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Vmod-dbrw README
See the end of file for copying conditions.

* Introduction

This file contains brief information about configuring, testing
and running vmod-dbrw.  It is *not* intended as a replacement
for the documentation and is provided as a brief reference only.

The complete documentation for vmod-dbrw is available in
doc/ subdirectory. To read it without installing the package
run `info -f doc/vmod-dbrw.info'. After the package is installed
the documentation can be accessed running `info vmod-dbrw'.

A shorter version of the documentation is provided in manpage
format, in file doc/vmod-dbrw.3.  After installation, it will
become available by running `man vmod-dbrw'.

An online copy of the documentation in various formats is
available at http://www.gnu.org.ua/software/vmod-dbrw/manual.html

* Overview

Vmod-dbrw is a Varnish Cache module implementing database-driven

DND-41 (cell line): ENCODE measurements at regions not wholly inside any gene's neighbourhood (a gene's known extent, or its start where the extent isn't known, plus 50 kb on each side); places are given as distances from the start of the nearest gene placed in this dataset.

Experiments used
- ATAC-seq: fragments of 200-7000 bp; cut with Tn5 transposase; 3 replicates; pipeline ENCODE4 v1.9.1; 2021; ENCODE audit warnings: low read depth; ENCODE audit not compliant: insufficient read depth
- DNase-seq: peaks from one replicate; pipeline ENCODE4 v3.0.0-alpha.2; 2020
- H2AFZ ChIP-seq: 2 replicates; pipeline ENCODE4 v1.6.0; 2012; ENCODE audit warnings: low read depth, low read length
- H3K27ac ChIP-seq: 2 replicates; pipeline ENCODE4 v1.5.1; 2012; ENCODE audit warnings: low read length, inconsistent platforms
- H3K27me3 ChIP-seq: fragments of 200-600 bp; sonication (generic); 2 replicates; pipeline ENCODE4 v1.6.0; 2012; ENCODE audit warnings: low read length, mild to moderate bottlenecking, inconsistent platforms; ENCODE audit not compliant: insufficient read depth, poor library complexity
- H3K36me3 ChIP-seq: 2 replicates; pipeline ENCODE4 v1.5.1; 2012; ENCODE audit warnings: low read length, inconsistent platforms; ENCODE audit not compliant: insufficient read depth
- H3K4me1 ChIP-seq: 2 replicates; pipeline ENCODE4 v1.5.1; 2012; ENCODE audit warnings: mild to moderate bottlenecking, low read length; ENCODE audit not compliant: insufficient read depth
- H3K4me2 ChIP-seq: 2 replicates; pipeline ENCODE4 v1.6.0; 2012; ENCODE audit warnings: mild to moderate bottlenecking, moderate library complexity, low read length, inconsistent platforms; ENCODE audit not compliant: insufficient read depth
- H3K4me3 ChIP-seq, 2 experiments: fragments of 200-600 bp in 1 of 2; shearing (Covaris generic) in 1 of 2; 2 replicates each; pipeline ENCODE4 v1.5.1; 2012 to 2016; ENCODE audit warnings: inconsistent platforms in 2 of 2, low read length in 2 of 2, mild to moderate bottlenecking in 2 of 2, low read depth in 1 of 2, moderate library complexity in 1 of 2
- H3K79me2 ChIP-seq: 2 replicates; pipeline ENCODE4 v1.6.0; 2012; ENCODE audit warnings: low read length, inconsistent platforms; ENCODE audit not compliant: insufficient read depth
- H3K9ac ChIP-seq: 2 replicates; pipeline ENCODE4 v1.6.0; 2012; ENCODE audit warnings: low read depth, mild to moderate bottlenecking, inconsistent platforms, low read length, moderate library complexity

rewrite rules. Its intended use is for web sites that need an
exceedingly big number of redirect and/or rewrite rules. Vmod-dbrw
allows you to keep all rules in an SQL database of arbitrary
structure, considerably speeding up their handling. Another advantage
of this approach is that rewrite rules stored in a database are easier
to maintain. 

This version supports MySQL and PostgreSQL databases and is known to
work for Varnish 4.1 and 5.1.

* Example

** Simplest case

The redirection database has the following structure

  CREATE TABLE redirects (
    host varchar(255) NOT NULL DEFAULT '',
    url varchar(255) NOT NULL DEFAULT '',
    dest varchar(255) DEFAULT NULL,
    PRIMARY KEY (host,url)
  );

The VCL code:

  import dbrw;

  sub vcl_recv {
         dbrw.config("mysql", "database=dbname;user=varnish;debug=1",
              "SELECT dest FROM redirects WHERE host='$host' AND url='$url'");
         set req.http.X-Redirect-To =
                  dbrw.rewrite("host=" + req.http.Host + ";" +
                               "url=" + req.url);
         if (req.http.X-Redirect-To != "") {
                  return(synth(301, "Redirect"));
         }
  }

  sub vcl_synth {
        if (resp.status == 301) {
                set resp.http.Location = req.http.X-Redirect-To;
                return (deliver);
        }
  }

** More complex case: rewrites

Table structure:

  CREATE TABLE rewrite (
    host varchar(255) NOT NULL DEFAULT '',
    url varchar(255) NOT NULL DEFAULT '',
    dest varchar(255) DEFAULT NULL,
    value varchar(255) DEFAULT NULL,